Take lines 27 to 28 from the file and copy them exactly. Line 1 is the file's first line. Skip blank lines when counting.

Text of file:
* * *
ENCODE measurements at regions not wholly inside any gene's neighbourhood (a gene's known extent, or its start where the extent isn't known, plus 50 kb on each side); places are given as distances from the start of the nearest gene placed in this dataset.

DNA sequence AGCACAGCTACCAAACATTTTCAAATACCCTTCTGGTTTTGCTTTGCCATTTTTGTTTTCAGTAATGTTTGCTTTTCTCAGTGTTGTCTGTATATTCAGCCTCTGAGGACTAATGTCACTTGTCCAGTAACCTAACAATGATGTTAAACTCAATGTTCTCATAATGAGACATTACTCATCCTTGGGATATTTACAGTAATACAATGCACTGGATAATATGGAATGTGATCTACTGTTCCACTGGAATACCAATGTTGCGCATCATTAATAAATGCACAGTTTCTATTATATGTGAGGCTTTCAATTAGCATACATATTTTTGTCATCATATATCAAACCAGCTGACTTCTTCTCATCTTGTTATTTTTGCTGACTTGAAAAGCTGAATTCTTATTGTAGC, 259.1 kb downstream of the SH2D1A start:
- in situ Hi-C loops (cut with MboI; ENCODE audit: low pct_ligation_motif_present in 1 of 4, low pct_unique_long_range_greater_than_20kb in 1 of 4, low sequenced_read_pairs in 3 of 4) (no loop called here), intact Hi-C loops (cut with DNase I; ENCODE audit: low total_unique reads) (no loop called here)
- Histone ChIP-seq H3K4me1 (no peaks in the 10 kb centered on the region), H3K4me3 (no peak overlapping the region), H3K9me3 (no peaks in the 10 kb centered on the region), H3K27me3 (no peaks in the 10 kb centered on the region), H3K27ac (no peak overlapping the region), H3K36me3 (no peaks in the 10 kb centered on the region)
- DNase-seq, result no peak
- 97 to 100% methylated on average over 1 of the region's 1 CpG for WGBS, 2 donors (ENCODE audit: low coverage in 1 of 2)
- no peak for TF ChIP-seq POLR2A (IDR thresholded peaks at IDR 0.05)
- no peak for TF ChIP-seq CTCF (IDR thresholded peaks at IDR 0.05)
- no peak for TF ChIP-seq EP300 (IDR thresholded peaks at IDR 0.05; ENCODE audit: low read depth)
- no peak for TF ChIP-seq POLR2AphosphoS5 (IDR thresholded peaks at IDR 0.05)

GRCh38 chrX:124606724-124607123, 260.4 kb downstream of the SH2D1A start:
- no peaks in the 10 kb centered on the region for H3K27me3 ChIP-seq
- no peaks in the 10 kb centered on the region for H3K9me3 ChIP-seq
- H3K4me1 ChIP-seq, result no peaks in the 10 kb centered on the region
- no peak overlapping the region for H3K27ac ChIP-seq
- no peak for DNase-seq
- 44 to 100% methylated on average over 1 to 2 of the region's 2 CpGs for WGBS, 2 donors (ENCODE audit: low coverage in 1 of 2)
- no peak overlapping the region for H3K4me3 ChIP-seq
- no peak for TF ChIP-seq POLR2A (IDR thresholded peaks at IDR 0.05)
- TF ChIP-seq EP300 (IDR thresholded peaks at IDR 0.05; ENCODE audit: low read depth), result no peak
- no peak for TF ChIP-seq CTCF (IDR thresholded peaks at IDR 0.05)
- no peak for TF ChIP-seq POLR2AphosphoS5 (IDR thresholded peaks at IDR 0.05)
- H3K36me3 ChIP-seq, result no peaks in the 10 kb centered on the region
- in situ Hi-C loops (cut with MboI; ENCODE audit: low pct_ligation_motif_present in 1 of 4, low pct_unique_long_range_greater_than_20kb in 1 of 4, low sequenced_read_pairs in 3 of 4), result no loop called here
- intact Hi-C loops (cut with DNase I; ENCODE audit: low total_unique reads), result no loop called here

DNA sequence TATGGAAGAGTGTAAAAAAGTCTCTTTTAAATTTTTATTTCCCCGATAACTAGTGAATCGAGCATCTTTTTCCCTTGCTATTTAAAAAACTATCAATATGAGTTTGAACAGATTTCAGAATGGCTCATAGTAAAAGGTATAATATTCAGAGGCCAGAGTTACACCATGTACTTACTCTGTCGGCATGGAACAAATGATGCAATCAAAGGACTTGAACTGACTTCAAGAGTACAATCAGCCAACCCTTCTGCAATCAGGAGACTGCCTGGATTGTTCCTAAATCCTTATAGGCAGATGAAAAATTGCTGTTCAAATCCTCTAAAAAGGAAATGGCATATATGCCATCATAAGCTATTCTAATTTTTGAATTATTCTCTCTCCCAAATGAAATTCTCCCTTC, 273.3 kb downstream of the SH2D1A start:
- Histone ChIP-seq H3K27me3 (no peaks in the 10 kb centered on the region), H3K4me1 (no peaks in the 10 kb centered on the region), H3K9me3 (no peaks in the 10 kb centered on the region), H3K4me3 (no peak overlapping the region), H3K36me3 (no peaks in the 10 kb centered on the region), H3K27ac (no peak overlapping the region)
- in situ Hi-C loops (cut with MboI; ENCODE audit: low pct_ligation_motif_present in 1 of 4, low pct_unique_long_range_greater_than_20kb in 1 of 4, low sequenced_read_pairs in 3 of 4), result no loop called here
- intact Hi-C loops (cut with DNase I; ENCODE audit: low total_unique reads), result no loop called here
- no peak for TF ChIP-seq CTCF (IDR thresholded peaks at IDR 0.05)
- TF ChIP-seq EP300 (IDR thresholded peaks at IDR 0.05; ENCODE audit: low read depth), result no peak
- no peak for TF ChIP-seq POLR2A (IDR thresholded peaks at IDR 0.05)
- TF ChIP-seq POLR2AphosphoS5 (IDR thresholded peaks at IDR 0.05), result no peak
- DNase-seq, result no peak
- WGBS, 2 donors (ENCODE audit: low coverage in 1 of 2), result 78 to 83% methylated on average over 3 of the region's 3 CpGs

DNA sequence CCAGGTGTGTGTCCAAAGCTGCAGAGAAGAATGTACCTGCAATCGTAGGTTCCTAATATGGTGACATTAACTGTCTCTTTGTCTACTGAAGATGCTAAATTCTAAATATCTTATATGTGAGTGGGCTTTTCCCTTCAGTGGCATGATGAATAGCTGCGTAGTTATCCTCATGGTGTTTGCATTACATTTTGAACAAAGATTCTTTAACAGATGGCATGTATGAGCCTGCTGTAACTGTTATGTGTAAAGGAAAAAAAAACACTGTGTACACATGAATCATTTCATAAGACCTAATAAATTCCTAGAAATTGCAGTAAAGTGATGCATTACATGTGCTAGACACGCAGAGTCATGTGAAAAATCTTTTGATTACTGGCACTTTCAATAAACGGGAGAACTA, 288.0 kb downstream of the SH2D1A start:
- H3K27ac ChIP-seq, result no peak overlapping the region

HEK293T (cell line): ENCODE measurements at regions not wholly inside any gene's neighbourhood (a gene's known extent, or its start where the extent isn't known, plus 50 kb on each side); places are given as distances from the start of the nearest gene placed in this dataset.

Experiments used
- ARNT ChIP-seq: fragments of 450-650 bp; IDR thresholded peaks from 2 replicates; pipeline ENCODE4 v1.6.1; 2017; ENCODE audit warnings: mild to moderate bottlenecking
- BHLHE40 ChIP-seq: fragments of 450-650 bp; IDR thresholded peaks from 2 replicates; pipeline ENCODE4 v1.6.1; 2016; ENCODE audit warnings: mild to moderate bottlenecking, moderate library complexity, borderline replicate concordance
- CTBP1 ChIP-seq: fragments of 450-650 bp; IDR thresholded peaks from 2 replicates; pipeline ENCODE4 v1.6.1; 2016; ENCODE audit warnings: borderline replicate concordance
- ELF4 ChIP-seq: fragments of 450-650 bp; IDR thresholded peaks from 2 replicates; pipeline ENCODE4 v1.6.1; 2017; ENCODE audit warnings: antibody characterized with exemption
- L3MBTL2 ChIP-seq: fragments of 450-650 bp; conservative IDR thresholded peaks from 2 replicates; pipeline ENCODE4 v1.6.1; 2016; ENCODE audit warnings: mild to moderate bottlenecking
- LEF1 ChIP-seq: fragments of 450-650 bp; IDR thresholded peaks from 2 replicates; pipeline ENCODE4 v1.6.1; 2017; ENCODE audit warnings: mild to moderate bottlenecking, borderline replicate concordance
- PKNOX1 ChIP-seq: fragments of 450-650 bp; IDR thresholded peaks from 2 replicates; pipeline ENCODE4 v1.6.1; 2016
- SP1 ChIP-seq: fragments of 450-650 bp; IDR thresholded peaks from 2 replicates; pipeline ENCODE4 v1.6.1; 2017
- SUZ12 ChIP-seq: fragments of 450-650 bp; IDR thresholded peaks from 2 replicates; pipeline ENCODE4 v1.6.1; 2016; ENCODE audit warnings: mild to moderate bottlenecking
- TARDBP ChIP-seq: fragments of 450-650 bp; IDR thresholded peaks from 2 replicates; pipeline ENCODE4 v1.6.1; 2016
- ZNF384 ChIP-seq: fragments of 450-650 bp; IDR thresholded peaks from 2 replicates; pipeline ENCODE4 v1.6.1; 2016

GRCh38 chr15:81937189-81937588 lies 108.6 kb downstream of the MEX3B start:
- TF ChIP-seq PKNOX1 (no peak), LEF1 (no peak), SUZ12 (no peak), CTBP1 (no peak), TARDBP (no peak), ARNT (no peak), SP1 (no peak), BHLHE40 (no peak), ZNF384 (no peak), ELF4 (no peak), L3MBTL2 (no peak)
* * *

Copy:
- Histone ChIP-seq H3K27me3 (no peaks in the 10 kb centered on the region), H3K4me1 (no peaks in the 10 kb centered on the region), H3K9me3 (no peaks in the 10 kb centered on the region), H3K4me3 (no peak overlapping the region), H3K36me3 (no peaks in the 10 kb centered on the region), H3K27ac (no peak overlapping the region)
- in situ Hi-C loops (cut with MboI; ENCODE audit: low pct_ligation_motif_present in 1 of 4, low pct_unique_long_range_greater_than_20kb in 1 of 4, low sequenced_read_pairs in 3 of 4), result no loop called here